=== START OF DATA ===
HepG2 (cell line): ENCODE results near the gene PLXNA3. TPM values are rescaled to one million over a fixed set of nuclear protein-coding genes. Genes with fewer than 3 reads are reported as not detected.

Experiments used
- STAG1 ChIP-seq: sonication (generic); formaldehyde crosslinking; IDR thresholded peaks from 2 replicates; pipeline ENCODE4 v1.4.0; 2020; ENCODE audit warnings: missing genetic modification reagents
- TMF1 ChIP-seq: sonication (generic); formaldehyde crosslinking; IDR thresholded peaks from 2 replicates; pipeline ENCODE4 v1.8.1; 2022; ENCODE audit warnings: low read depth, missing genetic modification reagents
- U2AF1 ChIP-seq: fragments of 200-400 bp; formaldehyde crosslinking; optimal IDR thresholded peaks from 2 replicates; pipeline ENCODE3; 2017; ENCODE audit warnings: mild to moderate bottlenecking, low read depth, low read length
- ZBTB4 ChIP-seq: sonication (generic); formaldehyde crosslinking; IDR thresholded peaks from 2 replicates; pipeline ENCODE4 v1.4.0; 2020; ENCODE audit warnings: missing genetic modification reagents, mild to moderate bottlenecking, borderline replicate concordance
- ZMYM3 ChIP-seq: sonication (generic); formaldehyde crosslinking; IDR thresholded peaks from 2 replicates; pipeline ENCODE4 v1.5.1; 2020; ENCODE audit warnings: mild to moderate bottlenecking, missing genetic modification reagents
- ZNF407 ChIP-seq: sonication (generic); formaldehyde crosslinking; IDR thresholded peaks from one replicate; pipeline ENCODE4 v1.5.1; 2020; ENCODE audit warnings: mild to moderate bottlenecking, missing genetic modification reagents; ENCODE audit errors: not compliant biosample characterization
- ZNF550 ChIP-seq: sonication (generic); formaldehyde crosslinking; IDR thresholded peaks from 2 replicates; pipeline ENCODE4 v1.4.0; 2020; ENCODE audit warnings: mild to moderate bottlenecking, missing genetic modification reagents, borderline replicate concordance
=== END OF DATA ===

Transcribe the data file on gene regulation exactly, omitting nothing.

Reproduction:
HepG2 (cell line): ENCODE results near the gene PLXNA3. TPM values are rescaled to one million over a fixed set of nuclear protein-coding genes. Genes with fewer than 3 reads are reported as not detected.

Experiments used
- STAG1 ChIP-seq: sonication (generic); formaldehyde crosslinking; IDR thresholded peaks from 2 replicates; pipeline ENCODE4 v1.4.0; 2020; ENCODE audit warnings: missing genetic modification reagents
- TMF1 ChIP-seq: sonication (generic); formaldehyde crosslinking; IDR thresholded peaks from 2 replicates; pipeline ENCODE4 v1.8.1; 2022; ENCODE audit warnings: low read depth, missing genetic modification reagents
- U2AF1 ChIP-seq: fragments of 200-400 bp; formaldehyde crosslinking; optimal IDR thresholded peaks from 2 replicates; pipeline ENCODE3; 2017; ENCODE audit warnings: mild to moderate bottlenecking, low read depth, low read length
- ZBTB4 ChIP-seq: sonication (generic); formaldehyde crosslinking; IDR thresholded peaks from 2 replicates; pipeline ENCODE4 v1.4.0; 2020; ENCODE audit warnings: missing genetic modification reagents, mild to moderate bottlenecking, borderline replicate concordance
- ZMYM3 ChIP-seq: sonication (generic); formaldehyde crosslinking; IDR thresholded peaks from 2 replicates; pipeline ENCODE4 v1.5.1; 2020; ENCODE audit warnings: mild to moderate bottlenecking, missing genetic modification reagents
- ZNF407 ChIP-seq: sonication (generic); formaldehyde crosslinking; IDR thresholded peaks from one replicate; pipeline ENCODE4 v1.5.1; 2020; ENCODE audit warnings: mild to moderate bottlenecking, missing genetic modification reagents; ENCODE audit errors: not compliant biosample characterization
- ZNF550 ChIP-seq: sonication (generic); formaldehyde crosslinking; IDR thresholded peaks from 2 replicates; pipeline ENCODE4 v1.4.0; 2020; ENCODE audit warnings: mild to moderate bottlenecking, missing genetic modification reagents, borderline replicate concordance